By Alex Dahm11 August 2008
Smit Heavy Lift’s 1,600 tonne capacity floating sheerlegs Taklift 4 played a major role in the recently completed offshore phase of the decommissioning of a gas platform in the Dutch sector of the North Sea.
The removal project involved the P14-A satellite gas platform operated by Wintershall Noordzee BV. P14-A was installed in 1993. It consisted of a four-leg jacket, secured by four main foundation piles, together with a drill deck and topsides. The contract was awarded to Smit Marine Projects in December 2007 and work began in May 2008.
With the removal offshore completed in early July, the onshore scrapping of the drill deck and jacket is scheduled to conclude in November. Meanwhile, the topsides are to be refurbished, for continued service offshore.
The offshore work programme, including the cutting of piles 6 m below the seabed, was completed with minimal weather downtime, due to the fact that Taklift 4 was equipped with the newly-developed Ampelmann access system.
Despite repeated episodes of bad weather, the decommissioning team was able to complete on schedule, thanks to the Ampelmann unit. The P14-A project marks the first commercial use of this system, which allowed safe access from Taklift 4 to P14-A in conditions that would have been unworkable with conventional access equipment.
The Ampelmann system was developed in a joint project involving Smit, offshore contractors Heerema and the University of Delft in the Netherlands. Operational trials offshore were judged a complete success and the Smit tender for the P14-A contract was based on its use.
The topsides, with a total weight of 650 tonnes, included a heli deck, drill deck and cellar deck, mezzanine and main deck, together with the emergency crew quarters. The 500 tonne jacket consisted of four-piled legs, complete with the pre-installed conductors, caissons, boat landing and riser tubes. The four foundation piles each weighed in at 65 tonnes.
During the removal works Taklift 4 was also used to accommodate the crew and project personnel, together with the storage of project equipment and materials. The sheerlegs was manoeuvred close to the platform with the assistance of the anchor handler Smit Bronco.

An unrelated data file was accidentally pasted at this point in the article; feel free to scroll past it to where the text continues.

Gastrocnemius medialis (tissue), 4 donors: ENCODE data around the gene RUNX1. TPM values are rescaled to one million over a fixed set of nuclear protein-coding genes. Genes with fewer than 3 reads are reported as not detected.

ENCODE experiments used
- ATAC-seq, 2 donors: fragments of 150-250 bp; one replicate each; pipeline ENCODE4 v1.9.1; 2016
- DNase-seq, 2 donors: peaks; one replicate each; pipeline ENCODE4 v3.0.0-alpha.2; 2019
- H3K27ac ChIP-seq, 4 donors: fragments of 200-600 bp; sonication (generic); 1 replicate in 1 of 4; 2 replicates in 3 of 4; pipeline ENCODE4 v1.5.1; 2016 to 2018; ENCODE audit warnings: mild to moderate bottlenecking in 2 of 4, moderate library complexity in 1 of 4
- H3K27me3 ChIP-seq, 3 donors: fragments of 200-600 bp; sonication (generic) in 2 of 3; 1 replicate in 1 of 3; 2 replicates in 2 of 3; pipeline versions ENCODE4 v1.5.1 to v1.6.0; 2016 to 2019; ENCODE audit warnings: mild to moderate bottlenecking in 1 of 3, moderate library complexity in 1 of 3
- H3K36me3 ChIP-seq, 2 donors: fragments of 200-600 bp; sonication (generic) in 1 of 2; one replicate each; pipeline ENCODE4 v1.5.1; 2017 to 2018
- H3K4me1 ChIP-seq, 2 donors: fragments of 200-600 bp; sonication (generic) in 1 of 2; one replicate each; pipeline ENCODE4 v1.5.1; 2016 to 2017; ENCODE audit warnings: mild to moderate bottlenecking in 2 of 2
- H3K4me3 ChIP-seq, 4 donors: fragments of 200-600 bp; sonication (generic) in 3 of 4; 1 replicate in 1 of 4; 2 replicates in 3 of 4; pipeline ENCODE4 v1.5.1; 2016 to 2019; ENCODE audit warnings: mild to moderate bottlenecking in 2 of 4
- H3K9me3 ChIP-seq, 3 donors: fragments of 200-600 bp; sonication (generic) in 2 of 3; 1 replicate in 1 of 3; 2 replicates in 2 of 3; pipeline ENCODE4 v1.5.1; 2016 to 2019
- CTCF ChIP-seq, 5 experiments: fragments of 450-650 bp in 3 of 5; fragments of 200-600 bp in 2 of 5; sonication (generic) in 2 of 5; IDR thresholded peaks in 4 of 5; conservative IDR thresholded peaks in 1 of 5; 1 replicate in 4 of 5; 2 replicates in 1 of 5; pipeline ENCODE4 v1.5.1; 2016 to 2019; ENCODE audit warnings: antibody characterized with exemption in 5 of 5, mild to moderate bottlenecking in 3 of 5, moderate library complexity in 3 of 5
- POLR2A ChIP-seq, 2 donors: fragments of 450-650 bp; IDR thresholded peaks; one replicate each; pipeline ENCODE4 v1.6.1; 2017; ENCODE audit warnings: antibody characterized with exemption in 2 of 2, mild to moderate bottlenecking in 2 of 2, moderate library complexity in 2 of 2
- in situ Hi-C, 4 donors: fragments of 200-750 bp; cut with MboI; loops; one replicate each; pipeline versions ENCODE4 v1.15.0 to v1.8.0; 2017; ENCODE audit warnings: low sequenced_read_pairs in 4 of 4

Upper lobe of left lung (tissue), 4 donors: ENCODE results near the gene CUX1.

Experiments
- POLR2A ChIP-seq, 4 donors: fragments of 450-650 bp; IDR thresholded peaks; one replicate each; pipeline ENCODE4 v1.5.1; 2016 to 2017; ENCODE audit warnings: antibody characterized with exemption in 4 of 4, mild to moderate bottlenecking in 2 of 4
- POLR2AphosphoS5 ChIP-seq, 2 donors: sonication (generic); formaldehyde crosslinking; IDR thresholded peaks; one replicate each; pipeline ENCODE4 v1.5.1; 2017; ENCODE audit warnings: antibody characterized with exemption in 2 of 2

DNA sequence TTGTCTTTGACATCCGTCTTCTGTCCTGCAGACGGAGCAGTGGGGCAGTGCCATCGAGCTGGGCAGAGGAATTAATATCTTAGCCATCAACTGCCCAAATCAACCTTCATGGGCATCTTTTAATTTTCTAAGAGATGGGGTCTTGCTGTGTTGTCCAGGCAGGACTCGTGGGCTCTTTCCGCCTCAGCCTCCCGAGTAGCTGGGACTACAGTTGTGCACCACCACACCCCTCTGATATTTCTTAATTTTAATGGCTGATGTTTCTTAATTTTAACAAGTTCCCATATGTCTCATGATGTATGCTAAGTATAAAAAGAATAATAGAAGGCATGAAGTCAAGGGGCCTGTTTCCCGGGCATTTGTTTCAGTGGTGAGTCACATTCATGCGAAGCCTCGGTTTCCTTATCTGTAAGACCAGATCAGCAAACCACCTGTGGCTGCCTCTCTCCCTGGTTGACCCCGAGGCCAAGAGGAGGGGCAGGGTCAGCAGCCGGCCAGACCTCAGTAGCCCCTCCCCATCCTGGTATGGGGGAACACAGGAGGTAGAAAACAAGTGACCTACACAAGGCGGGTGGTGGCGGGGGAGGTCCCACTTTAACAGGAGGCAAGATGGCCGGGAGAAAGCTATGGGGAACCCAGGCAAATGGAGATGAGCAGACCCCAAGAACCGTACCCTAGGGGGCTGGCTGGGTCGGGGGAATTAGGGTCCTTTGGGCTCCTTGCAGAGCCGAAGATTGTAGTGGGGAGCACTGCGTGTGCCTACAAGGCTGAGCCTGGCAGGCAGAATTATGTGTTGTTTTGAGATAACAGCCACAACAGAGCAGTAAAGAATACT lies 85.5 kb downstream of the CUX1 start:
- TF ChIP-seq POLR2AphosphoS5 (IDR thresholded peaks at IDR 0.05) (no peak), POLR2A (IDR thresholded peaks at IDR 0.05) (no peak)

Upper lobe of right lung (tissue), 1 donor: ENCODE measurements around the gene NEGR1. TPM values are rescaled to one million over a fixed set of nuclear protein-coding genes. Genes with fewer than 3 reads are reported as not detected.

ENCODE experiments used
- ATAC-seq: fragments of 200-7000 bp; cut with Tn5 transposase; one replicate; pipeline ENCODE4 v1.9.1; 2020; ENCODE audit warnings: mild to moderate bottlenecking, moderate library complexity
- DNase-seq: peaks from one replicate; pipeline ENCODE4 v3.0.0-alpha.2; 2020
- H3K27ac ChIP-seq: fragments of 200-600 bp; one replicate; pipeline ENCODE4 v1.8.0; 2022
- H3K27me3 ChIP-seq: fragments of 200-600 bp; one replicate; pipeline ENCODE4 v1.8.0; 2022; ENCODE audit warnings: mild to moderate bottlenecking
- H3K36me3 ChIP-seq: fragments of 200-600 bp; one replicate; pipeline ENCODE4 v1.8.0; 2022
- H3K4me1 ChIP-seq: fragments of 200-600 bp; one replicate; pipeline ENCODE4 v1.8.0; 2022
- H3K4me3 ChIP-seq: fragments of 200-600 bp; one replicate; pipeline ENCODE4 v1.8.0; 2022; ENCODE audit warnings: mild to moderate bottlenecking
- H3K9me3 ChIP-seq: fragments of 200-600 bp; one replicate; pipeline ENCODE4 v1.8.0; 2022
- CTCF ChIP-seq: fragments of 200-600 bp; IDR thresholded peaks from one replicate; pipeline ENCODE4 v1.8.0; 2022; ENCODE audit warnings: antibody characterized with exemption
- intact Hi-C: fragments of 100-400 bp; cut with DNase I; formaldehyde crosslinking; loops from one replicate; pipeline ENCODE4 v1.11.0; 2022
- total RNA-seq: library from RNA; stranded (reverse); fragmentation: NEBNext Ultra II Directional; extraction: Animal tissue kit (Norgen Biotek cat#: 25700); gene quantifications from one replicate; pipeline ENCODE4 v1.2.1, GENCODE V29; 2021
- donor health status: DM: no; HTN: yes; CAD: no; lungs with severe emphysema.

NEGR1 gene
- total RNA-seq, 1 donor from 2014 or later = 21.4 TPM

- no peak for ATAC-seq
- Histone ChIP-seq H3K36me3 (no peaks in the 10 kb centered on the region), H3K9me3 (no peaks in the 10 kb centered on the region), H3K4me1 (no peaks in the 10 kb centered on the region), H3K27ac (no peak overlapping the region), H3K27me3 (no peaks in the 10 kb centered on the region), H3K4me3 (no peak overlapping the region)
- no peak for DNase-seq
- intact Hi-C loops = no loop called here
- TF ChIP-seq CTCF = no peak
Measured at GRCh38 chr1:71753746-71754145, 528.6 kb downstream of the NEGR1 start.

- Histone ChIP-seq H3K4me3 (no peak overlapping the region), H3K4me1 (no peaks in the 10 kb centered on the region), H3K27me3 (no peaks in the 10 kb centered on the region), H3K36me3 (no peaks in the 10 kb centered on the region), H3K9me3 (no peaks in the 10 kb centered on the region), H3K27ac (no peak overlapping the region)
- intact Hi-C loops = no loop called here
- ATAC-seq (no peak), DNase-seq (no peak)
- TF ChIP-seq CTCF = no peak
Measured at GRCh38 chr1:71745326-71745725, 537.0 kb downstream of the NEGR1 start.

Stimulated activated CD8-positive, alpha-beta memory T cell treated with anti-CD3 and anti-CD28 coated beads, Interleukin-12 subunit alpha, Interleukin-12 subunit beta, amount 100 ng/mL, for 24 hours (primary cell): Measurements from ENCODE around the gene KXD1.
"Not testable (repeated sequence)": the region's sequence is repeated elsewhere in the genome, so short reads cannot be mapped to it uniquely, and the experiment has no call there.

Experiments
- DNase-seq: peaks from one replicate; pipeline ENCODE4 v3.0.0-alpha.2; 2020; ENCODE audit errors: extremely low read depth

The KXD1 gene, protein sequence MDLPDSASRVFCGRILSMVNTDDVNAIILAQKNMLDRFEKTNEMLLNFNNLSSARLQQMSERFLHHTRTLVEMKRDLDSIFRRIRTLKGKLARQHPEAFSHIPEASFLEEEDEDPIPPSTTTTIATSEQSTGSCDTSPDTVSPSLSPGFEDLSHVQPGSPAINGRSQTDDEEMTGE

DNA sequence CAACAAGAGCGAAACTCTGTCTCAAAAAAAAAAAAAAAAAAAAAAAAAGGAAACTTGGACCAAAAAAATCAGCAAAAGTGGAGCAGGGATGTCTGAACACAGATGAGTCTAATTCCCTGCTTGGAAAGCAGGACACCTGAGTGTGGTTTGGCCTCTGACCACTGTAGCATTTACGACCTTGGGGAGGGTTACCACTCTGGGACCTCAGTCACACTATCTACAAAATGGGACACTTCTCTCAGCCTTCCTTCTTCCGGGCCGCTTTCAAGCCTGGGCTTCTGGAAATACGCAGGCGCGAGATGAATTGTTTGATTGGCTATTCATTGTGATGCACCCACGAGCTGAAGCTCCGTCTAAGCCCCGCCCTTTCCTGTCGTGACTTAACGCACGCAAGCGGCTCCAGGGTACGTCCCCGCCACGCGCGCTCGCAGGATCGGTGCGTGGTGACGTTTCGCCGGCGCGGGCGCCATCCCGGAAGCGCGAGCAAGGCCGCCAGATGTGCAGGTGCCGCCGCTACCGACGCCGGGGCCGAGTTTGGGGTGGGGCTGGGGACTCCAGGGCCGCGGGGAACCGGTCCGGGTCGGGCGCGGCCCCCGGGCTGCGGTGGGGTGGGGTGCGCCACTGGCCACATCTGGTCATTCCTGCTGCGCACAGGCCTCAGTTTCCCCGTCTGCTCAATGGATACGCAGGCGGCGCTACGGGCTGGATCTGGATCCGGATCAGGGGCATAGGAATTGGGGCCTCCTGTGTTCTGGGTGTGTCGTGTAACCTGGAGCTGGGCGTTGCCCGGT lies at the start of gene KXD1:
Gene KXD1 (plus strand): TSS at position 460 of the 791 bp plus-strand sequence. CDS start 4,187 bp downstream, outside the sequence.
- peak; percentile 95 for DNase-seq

The project team prepared the platform for removal and transport ashore. In the case of the topsides and drill deck, a new pad eye was installed and a further pad eye reinforced. Existing pad eyes under the heli deck were checked, tested and made accessible for connecting up.
The jacket foundation piles were severed by means of an internal pile-cutting device. The topsides removal had been completed by the beginning of June, with delivery at the NAMI offshore fabrication yard, Ridderkerk.
The drill deck was separated from the topsides on the deck of the Smit flat-top barge E3505, following loading by Taklift 4. Subsequently, the drill deck, jacket and substructure were taken, by barge, from Rotterdam to a scrapping facility at Heerenhoek, near Vlissingen, the Netherlands.
The topsides lift was the more complex of the main lifting tasks for Taklift 4. In this instance, the major lift was performed with the 30 m jib rigged. During this and all other principal lifting tasks, the weather conditions offshore remained excellent.
There were, however, successive periods of poor weather, beginning with the first weekend of mobilisation. A summer storm hit the Dutch coast, but the Smit team continued operating despite winds of up to BF 7 and significant wave heights up to 3 m. In this period the team recorded three hours of downtime, rather than the four days that would have been lost, had a traditional gangway been used.